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AI could reduce the need for animal testing

5th November 2018

New software technology could be more effective at detecting whether pollutants will be harmful to aquatic life than testing directly on animals, according to a new paper published in Environmental Science & Technology.

The project team composed by researchers from King’s College London, the Universities of Northumbria and Suffolk, the Francis Crick Institute and AstraZeneca say indeed that machine learning – a field of artificial intelligence – could be used to predict the impact of pollutants on aquatic wildlife.

Machine learning uses a series of algorithms to model complex data relationships, which can be applied to predict and show how chemical substances accumulate in fish and invertebrates. The researchers say that this predictive modelling is so effective that it could reduce the need for direct tests in animals to measure pollution effects on them. If more people have the skills needed to carry out this type of testing, it could benefit environmental testing across the board.

Pollution from contaminants are a huge concern across the globe, not only for the environment but also for public health. Governments are beginning to address this problem by only allowing chemicals to reach the market once they have been fully tested and the potential impact on living organisms in our waters has been assessed.

Dr Thomas Miller, from the research team at King’s said: “Until now, the only viable way to really understand the impact of chemicals in the aquatic environment was to study live animals. But we’ve shown that there are alternative ways to do this.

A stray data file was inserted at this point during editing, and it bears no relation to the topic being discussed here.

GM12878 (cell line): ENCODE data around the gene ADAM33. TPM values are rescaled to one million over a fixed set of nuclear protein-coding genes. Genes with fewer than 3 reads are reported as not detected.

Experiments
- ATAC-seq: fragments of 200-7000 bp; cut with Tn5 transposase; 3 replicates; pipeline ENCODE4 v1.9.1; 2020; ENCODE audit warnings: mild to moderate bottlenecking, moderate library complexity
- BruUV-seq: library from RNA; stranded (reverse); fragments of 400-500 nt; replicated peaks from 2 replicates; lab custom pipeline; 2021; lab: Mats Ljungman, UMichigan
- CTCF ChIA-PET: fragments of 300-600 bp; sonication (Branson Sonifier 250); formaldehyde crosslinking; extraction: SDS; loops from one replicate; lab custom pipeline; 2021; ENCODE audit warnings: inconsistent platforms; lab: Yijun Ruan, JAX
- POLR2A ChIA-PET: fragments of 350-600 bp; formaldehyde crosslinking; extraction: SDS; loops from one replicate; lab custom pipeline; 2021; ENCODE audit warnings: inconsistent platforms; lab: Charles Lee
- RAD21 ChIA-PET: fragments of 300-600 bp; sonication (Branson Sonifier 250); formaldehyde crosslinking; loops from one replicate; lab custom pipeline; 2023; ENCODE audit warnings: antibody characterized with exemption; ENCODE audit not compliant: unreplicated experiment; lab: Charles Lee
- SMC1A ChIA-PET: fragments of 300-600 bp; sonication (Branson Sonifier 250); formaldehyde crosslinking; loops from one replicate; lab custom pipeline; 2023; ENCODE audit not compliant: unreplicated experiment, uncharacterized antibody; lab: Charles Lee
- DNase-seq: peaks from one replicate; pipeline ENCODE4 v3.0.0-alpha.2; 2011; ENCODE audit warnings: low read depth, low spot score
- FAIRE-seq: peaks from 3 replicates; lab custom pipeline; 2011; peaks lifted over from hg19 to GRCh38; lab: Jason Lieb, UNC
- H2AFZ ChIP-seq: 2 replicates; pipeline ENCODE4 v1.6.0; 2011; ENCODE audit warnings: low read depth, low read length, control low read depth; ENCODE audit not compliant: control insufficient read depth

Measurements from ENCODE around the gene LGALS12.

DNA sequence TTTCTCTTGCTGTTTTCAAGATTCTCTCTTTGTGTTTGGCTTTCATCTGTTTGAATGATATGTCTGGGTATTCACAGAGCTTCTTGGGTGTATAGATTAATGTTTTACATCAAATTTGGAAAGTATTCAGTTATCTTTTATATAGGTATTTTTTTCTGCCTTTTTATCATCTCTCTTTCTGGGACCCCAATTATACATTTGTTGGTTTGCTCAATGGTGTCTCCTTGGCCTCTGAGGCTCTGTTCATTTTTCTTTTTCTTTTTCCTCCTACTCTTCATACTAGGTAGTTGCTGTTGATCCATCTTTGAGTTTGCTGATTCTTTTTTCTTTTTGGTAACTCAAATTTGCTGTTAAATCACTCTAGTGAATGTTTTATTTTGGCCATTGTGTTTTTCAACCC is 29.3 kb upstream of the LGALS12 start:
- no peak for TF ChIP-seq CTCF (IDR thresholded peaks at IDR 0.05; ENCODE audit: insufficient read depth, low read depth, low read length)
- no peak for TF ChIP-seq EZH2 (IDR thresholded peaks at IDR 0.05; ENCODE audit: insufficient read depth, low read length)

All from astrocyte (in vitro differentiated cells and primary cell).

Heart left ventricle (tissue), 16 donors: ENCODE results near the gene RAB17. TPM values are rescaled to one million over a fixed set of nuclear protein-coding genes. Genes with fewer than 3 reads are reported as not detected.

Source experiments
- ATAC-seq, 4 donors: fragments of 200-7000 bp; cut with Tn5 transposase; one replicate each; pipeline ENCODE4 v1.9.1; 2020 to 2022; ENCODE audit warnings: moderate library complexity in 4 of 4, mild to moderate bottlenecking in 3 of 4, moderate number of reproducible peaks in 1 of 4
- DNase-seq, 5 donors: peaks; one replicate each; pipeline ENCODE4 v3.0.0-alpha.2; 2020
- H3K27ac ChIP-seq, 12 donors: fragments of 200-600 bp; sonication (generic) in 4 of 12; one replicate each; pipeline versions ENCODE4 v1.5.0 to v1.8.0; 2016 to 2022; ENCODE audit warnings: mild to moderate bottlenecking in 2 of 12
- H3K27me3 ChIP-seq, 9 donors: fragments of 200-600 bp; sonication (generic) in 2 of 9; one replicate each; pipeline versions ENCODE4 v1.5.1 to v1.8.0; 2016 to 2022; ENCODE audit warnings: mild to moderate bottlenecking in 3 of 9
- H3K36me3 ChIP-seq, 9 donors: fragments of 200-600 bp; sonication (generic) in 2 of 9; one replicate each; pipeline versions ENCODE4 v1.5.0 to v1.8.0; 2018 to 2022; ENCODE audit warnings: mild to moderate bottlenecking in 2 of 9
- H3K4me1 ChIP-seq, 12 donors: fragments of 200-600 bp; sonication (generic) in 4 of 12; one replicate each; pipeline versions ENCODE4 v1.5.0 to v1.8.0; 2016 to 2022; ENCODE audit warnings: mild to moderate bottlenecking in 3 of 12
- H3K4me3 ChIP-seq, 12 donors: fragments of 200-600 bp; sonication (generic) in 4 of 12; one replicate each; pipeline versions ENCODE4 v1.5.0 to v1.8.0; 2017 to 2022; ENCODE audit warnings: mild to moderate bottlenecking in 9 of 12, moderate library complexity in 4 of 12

“As part of an ongoing collaboration between academic and industry bodies, we have shown that machine learning, or artificial intelligence, can be used to model and predict chemical and biological processes that occur when animals are exposed to certain chemicals.”

Dr Matteo Gallidabino, Senior Lecturer in Forensic Science at Northumbria University, is one of the researchers involved in the project. He specialises in statistical modelling and machine learning techniques for forensic applications and helped the group to develop and test the mathematical models used in the software.

He explained: “Machine learning allows the rapid modelling of complex relationships in large datasets that are otherwise extremely challenging to manage and analyse. It is an incredibly flexible tool. Its use in environmental sciences, however, is relatively new and still under-investigated.”

Following on from this, in their Environmental Science & Technology paper, the team have called for these methods to be applied much more widely in the field of environmental toxicology and are urging the international community to follow their lead.

They say that there is a need for greater collaboration and more training for scientists in this field to learn these new skills and they call on governments and regulators to rise to the challenge and embrace machine learning.

Dr Stewart Owen from the pharmaceutical company, AstraZeneca, added: “Machine learning is increasingly being used to innovate and solve complex problems across all industries, from financial services to healthcare. However, we need to accelerate our understanding and application of these tools to better understand and respond to the environmental challenges we face as a society. In doing so, we can begin to push the boundaries of science today, to support us in meeting the greatest challenges of tomorrow more effectively.”

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